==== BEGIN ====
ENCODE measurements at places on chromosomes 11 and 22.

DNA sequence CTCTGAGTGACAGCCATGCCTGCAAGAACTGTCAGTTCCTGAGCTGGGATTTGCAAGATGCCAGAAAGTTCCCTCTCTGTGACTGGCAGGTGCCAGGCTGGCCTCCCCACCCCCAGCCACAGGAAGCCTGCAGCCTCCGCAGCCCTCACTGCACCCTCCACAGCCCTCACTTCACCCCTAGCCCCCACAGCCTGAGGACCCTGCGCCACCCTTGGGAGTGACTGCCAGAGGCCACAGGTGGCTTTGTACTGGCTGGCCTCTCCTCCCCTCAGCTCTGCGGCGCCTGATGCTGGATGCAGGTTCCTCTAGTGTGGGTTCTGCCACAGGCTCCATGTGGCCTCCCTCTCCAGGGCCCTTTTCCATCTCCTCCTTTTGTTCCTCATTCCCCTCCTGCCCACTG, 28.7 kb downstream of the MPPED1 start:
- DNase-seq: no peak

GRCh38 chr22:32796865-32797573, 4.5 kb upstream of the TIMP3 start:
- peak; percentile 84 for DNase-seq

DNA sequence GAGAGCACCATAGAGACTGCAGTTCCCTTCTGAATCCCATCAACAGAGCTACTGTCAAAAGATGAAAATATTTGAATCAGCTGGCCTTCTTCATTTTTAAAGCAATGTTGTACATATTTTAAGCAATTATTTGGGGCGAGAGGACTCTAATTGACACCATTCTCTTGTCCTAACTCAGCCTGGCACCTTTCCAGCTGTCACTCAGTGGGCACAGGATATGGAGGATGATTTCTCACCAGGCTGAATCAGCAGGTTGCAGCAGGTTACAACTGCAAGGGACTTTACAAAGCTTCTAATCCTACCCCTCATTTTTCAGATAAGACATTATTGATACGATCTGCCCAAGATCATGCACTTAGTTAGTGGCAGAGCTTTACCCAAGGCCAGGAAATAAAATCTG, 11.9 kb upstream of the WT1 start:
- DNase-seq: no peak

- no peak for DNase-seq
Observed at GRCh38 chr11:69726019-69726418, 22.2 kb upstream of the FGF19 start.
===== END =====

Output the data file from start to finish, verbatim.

ENCODE measurements at places on chromosomes 11 and 22.

DNA sequence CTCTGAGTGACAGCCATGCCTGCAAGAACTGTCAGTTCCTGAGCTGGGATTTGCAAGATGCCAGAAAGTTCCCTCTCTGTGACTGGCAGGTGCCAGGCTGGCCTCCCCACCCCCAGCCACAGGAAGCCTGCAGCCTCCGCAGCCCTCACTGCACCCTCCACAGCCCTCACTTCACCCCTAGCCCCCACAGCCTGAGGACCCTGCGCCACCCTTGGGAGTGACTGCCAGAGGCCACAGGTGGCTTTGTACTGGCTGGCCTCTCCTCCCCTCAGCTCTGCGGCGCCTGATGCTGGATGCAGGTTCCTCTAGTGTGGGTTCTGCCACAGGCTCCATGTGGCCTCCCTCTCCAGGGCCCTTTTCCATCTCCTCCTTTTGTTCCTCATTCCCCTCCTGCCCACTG, 28.7 kb downstream of the MPPED1 start:
- DNase-seq: no peak

GRCh38 chr22:32796865-32797573, 4.5 kb upstream of the TIMP3 start:
- peak; percentile 84 for DNase-seq

DNA sequence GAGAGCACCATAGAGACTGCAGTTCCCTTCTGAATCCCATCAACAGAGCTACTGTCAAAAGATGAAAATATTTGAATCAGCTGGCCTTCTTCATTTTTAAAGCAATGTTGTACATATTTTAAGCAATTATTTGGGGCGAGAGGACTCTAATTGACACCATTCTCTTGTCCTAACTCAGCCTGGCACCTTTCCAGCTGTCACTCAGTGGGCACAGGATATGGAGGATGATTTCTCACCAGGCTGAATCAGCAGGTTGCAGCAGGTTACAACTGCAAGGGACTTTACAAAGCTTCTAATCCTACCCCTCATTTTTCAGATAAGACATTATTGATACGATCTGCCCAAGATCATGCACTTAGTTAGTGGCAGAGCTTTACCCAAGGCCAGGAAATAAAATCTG, 11.9 kb upstream of the WT1 start:
- DNase-seq: no peak

- no peak for DNase-seq
Observed at GRCh38 chr11:69726019-69726418, 22.2 kb upstream of the FGF19 start.